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UK Chancellor puts freeze on passenger duty – but has it gone far enough?

In his autumn budget, Chancellor Philip Hammond put a freeze on short-haul Air Passenger Duty (APD) for two years. But many don’t think he’s gone far enough.

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FREEZE: This is the third year in a row short-haul passenger duty has stayed where it is.

In an apparent minor concession to pressure piled upon him from the airport industry, the UK Chancellor has announced a continuation on the freeze of short-haul APD – but long-haul is up 4 per cent.

For flights below 2,000 miles, passengers will continue to pay an additional £13 for economy fares, £26 for higher classes and £78 for for travel in aircraft of 20 tonnes or more equipped to carry fewer than 19 passengers.

This means that for the third year in a row the fees on short-haul will not move. But long-haul is a different story. Since 2015, long-haul duty has gone up by an average of 3.2 per cent every year. Since the tax was introduced in 1993 it has increased by 260 per cent for short-haul economy flights and 780 per cent for long-haul economy flights.

In September, Heathrow put pressure on Mr Hammond to scrap the duty in his Autumn Budget and though the freeze may be perceived as a slight concession, the response from many in the airport industry has been far from positive.

“It’s disappointing that the chancellor has missed the opportunity of reforming short-haul air passenger duty (APD). Smaller airports need help to compete on a level playing field particularly with Brexit around the corner,” said Glyn Jones, Chief Executive Officer of Stobart Aviation, owners of London Southend Airport.

“A partial freeze on the tax is woefully short of what we need. It should be removed from smaller airports which would encourage airlines to base more flights outside the larger airports.

Smaller airports need a reasonable return on the significant capital that is invariably invested. It’s not difficult to see what the result of increasing costs and falling demand due to Brexit could have on these businesses.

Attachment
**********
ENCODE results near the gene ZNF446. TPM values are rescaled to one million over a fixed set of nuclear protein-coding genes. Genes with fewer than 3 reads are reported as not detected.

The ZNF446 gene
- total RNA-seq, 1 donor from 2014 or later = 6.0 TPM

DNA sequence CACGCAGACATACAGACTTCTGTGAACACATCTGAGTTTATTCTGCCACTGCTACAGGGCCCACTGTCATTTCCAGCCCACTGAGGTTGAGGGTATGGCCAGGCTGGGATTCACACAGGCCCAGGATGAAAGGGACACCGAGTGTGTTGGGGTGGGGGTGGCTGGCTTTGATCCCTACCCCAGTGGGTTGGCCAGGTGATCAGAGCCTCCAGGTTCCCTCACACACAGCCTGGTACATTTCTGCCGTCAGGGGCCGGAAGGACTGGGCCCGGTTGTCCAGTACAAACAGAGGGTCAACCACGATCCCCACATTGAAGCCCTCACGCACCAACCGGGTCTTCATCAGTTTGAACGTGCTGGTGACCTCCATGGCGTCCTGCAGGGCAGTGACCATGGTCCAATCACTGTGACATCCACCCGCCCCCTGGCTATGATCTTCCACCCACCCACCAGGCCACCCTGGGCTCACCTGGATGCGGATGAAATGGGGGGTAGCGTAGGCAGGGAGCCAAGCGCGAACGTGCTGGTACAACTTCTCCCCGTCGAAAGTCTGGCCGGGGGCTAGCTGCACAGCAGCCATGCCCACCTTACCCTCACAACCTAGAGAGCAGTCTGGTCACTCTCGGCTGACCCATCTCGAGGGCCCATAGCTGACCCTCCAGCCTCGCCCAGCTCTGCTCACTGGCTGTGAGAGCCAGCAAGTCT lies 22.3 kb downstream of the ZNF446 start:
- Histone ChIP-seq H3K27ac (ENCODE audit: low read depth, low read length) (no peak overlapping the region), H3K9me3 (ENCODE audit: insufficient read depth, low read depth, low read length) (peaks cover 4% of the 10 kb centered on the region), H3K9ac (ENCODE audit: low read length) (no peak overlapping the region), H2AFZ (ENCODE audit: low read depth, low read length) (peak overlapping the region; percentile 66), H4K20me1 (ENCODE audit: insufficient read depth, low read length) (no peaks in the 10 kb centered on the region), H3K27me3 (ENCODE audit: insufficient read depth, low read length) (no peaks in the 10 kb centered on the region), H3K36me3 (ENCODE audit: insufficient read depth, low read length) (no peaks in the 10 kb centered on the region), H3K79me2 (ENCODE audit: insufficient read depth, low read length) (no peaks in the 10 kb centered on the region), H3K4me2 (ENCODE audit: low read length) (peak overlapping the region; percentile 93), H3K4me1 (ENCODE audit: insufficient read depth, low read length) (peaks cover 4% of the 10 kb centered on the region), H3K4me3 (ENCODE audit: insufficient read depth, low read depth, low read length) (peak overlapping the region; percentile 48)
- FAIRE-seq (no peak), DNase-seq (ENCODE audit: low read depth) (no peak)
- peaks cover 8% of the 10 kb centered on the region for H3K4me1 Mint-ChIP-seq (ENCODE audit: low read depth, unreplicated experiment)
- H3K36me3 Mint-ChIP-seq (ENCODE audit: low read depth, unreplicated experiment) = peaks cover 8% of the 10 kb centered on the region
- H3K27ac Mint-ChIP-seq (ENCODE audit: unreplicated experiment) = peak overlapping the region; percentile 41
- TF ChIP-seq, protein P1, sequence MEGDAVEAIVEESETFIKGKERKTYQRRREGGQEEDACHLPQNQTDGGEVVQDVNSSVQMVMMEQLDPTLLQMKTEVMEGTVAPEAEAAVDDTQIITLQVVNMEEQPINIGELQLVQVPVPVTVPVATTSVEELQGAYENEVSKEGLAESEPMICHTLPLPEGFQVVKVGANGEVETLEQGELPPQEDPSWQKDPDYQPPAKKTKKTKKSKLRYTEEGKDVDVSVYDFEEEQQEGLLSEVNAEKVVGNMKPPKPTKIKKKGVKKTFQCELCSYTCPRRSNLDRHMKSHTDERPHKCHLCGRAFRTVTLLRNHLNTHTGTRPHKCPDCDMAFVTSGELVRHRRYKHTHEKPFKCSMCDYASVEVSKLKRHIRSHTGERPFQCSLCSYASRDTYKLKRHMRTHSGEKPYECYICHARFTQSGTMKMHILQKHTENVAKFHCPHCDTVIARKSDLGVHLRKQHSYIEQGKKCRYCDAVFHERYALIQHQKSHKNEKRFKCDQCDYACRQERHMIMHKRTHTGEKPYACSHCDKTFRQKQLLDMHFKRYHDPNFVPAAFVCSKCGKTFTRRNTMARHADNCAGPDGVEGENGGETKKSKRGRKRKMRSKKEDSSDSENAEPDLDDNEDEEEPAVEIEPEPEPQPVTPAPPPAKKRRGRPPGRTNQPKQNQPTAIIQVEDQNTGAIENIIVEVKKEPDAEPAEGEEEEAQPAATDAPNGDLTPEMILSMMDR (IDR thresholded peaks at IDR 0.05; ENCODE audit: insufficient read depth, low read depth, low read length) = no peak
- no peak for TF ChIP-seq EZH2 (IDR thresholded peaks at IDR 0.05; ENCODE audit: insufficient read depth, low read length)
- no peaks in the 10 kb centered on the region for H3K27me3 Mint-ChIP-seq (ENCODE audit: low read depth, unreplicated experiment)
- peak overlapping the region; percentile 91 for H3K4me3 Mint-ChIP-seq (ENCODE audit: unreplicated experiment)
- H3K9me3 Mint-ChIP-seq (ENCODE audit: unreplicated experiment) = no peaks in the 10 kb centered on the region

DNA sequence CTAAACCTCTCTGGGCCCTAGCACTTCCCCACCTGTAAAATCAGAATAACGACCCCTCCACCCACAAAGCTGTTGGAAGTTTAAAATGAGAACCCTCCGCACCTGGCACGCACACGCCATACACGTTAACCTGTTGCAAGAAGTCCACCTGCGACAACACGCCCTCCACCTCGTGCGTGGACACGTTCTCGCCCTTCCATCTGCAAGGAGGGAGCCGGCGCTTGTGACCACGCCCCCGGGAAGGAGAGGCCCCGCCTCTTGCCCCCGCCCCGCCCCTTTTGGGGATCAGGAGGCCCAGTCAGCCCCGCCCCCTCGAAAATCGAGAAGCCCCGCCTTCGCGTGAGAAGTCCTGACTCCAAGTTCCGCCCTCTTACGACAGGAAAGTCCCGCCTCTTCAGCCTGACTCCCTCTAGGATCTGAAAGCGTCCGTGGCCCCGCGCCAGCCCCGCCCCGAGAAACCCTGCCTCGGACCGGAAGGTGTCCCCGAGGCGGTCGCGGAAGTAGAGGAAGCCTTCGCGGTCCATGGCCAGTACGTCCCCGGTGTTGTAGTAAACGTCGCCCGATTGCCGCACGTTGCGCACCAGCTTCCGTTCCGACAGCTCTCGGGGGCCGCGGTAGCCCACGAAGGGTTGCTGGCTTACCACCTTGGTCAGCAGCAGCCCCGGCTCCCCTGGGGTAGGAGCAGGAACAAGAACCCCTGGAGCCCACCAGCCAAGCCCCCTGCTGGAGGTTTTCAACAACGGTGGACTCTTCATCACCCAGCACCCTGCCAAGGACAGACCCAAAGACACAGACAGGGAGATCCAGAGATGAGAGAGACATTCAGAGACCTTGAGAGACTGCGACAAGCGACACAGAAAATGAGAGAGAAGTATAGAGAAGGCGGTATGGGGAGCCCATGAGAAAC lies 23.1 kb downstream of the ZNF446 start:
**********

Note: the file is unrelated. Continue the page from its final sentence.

“An APD reduction would help address the capacity crisis, particularly in the south east, which so often exacerbates the delays passengers face.”

Chief Executive of the AOA, Karen Dee said: “We welcome the Chancellor’s recognition that Air Passenger Duty (APD) is a burden on families and businesses and has taken the decision to freeze it. However, UK APD remains double the next highest rate in the EU so it is disappointing that the Chancellor has not gone further to address the competitive disadvantage this creates for the UK.

“Aviation is crucial to connecting the UK to the existing and emerging markets that will be vital to our post-Brexit future. APD is a “tax on trade” that holds back growth in the UK’s international connectivity and hits people and businesses travelling to enhance our global trading relationships as well as the tourism industry that contributes so much to all UK regions. 

“The AOA also believes that any cut in APD anywhere in the UK should be matched by a cut everywhere else. For that reason, the UK Government should commit to match APD to the Scottish Government’s planned Air Departure Tax, regardless of the delayed introduction announced today and should ensure that the planned review of APD in Northern Ireland looks at APD across the whole of the UK.”

Commenting on the announcement of further investment in transport infrastructure, Karen Dee added: “Investing in transport infrastructure is a powerful way to boost economic growth and productivity.

“Improving the transport links to airports – the UK’s international gateways – to reduce average journey times by just 5% would create an additional £1.9 billion for the UK economy and supporting an additional 32,000 jobs. 

“AOA will be working with Government, nationally and locally, to ensure that this is at the forefront of their minds as they invest the funding announced today.”

 

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